The Annapolis music scene, with something happening every night of the week, is much more than alive and well - it's thriving. With the weather still a little too chilly to be outdoors, March is a great time to catch a live show in town.  Here’s our take on shows you don’t want to miss.

March 1: Mardi Gras on Tour at Ram’s Head Tavern

Annapolis Music Scene Jon Cleary

New Orleans’ own Jon Cleary and the Absolute Monster Gentlemen bring some Mardi Gras energy to town on Friday, March 1st, giving you a few days to recover before Fat Tuesday. Cleary is the real deal, winning a Grammy for Best Regional Roots Album in 2016.

March 10 and 17:  Dublin 5 Does St. Patrick’s Day Two Ways

Annapolis Music Scene Dublin 5

No St. Patty’s Day would be complete with Annapolis’ own Dublin 5, whose high-energy take on Irish rock have built a die-hard following around the region. On the 10th, they’ll play at City Dock at 3 pm, following the city’s official city parade. St. Patrick’s Day itself, March 17, brings an afternoon-long party at Union Jack’s.

March 15: The High & Wides at 49 West

Annapolis Music Scene High and Wides

This four-piece bluegrass combo from the Eastern Shore has won raves from No Depression and Baltimore Magazine for their take on Americana, blending traditional bluegrass with influences from honky tonk to rock and roll.

March 18, In the Vane of Crosby, Stills, Nash & Young at Ram’s Head Tavern

Annapolis Music Scene

A who’s who of local talent combine talents to raise money for AM/FM: Annapolis Musicians Fund for Musicians. Artists including Dean Rosenthal, Jimmy Haha and Roy Weaver will do one CSNY cover and one original inspired by the band, ending the night with an all-star jam. (P.S. The spelling of “vane” is intentional; it refers to weather vanes, signifying “in the general direction of.”)

Mar 29, Big Bad Voodoo Daddy at Ram’s Head Tavern

End the month with retro swing band Big Bad Voodoo Daddy.  This nine-piece combo has sold over 2 million albums and performed to packed houses from Lincoln Center to the Hollywood Bowl. This is what the Annapolis music scene is all about, and just might blow the roof off the Ram’s Head.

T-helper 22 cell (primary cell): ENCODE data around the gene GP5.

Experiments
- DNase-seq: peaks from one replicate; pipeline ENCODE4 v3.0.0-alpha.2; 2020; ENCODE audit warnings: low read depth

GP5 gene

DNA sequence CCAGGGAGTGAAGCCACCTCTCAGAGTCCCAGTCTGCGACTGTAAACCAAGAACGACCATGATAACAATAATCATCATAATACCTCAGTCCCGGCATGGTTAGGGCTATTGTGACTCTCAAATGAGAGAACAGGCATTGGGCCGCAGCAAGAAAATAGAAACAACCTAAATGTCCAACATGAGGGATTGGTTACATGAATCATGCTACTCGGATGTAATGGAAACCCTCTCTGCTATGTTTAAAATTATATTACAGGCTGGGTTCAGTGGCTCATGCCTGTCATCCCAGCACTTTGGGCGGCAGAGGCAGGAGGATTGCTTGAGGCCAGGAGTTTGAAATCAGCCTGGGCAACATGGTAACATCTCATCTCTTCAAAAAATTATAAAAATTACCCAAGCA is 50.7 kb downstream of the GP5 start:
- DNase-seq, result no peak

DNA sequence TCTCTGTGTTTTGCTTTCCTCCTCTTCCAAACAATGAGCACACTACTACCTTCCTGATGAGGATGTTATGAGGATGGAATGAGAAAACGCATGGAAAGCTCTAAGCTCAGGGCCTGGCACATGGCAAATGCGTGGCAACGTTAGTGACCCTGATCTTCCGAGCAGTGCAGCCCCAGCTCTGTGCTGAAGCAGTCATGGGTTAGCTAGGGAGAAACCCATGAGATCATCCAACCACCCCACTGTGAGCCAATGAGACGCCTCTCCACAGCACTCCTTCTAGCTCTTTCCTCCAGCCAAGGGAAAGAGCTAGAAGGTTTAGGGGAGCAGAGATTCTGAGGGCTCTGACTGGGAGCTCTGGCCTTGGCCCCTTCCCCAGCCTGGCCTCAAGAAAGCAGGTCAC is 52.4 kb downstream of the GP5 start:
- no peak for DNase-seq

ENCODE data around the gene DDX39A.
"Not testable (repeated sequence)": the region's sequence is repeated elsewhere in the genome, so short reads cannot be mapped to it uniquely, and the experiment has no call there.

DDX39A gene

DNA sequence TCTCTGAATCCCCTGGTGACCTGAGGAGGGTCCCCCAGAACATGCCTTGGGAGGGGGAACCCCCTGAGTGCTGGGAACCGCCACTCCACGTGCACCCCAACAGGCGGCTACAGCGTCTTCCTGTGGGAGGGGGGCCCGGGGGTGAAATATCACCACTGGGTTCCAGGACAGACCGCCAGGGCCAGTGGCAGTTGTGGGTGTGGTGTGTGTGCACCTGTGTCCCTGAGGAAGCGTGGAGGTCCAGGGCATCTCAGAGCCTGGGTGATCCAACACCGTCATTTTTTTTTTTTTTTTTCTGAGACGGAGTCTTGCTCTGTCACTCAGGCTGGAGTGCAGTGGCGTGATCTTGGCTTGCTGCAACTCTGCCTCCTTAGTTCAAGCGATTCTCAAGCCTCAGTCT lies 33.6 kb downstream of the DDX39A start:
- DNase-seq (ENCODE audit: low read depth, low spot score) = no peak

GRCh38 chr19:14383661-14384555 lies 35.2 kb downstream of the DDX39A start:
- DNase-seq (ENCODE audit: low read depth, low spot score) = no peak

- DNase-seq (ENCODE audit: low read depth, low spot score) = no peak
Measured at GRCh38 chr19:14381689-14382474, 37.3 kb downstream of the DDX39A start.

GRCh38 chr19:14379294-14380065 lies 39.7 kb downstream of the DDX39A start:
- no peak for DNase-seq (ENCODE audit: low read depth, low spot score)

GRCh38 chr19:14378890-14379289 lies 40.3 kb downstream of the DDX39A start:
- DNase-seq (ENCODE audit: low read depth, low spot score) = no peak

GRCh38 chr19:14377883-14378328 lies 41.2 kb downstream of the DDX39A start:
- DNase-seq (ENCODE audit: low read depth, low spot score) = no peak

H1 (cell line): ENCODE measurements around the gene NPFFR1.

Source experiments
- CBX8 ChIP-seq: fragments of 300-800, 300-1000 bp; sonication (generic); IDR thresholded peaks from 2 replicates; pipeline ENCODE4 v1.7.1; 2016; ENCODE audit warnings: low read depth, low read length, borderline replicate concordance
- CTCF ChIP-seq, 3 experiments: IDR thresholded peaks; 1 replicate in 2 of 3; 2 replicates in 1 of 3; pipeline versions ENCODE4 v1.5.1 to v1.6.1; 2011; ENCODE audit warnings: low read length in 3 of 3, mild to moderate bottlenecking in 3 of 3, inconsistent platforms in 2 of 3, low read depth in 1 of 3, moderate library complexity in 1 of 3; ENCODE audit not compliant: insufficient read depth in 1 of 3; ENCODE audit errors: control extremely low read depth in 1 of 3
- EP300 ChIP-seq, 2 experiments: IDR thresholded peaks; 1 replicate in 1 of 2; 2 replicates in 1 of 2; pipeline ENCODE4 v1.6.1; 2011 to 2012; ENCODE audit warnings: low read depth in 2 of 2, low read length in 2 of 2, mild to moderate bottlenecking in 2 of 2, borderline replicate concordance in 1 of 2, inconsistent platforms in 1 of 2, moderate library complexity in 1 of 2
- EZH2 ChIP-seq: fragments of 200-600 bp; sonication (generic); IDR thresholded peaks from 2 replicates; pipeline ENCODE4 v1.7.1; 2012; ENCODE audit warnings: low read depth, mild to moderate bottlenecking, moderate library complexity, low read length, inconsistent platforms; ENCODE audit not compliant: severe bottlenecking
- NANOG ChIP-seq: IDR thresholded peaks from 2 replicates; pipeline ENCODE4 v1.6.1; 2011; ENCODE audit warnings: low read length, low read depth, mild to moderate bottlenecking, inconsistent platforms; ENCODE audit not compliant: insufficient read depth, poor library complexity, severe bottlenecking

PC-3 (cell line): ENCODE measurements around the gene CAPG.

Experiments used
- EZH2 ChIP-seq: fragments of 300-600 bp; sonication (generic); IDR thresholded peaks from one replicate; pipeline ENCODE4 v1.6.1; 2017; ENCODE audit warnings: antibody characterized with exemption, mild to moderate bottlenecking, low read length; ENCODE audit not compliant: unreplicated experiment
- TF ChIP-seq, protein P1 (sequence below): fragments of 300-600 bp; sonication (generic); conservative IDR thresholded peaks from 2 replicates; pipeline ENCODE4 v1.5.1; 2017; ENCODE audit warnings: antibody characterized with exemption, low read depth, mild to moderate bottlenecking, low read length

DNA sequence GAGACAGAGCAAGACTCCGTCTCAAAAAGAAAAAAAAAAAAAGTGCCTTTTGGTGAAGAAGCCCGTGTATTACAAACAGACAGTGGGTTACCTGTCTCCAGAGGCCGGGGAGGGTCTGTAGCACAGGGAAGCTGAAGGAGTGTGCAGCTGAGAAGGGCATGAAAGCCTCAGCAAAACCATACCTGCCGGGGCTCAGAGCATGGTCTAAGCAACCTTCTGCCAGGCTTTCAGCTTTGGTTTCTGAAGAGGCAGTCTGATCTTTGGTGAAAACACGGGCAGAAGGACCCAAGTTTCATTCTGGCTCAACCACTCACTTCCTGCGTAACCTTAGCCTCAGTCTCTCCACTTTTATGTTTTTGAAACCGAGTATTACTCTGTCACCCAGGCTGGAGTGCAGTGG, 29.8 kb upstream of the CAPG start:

March 22: Speakers of the House at Annapolis Smokehouse

Annapolis Music Scene Speakers of the House

This friendly bbq joint near Bay Ridge features local art on the walls, and live music every Friday night, with a great slate of local bands. March 22 brings Speakers of the House, a Maryland take on retro soul featuring past members of All Mighty Senators and The Junkyard Saints.

Spotlight on Annapolis Musicians Fund for Musicians

Annapolis Music SceneThe March 18th show at Ram’s Head is a fundraiser for AM-FM, a nonprofit that supports the Annapolis music scene and professional area musicians – the people who make a living by entertaining us, no matter what may be going on in their personal lives. AM-FM’s primary fundraising tool are their four annual concerts per year; three themed “In the Vane Of” shows where musicians take inspiration from well-known performers (this month, Crosby, Stills, Nash and Young), and two sell-out Christmas shows, the charity’s first fund-raiser which has been running since 1998.

The money raised is put to good use in various ways. The Lost Gig fund reimburses strapped musicians for lost gigs not due to the musician’s fault. “It happens so often,” says AM-FM founder and president Matt McConnville. “Someone will show up for a gig only to find the club has cancelled it! It’s a real problem.”

The Catastrophic fund is for health emergencies, “the kind of things that blow you out of the water, like a heart attack,” says Matt. “We want to help them get back to work, so we take care of bills and give them a chance to breathe while they deal with it.” They pay out a lump sum so the musician has time to heal before they go back to work

Another arm focuses on music education, in the memory of two beloved local musicians. The David Glazer Educational Fund pays for music education for low-income students, in conjunction with Bates Middle School. The Tim King Music Performance Scholarship helps a student who is pursuing higher education in music performance; their first one was awarded to Elisabeth Engelmeyer, a Chesapeake High School senior who will be studying vocal performance at Belmont University.  They also partner with local non-profits, widening their commitment to community.

“I’ve never run into anyone who does quite what we do,” says Matt. “Another unique thing about us is we don’t have to go into fundraising mode; the concerts support our mission,” he adds. “There’s such great diversity of music in this town, and everyone wants to play. We’re never scrambling for performers!”

A great night of local music for a great cause—that’s a win-win. If you want to learn more, or donate, check out


Images courtesy of Susan Moynihan, Rams Head, and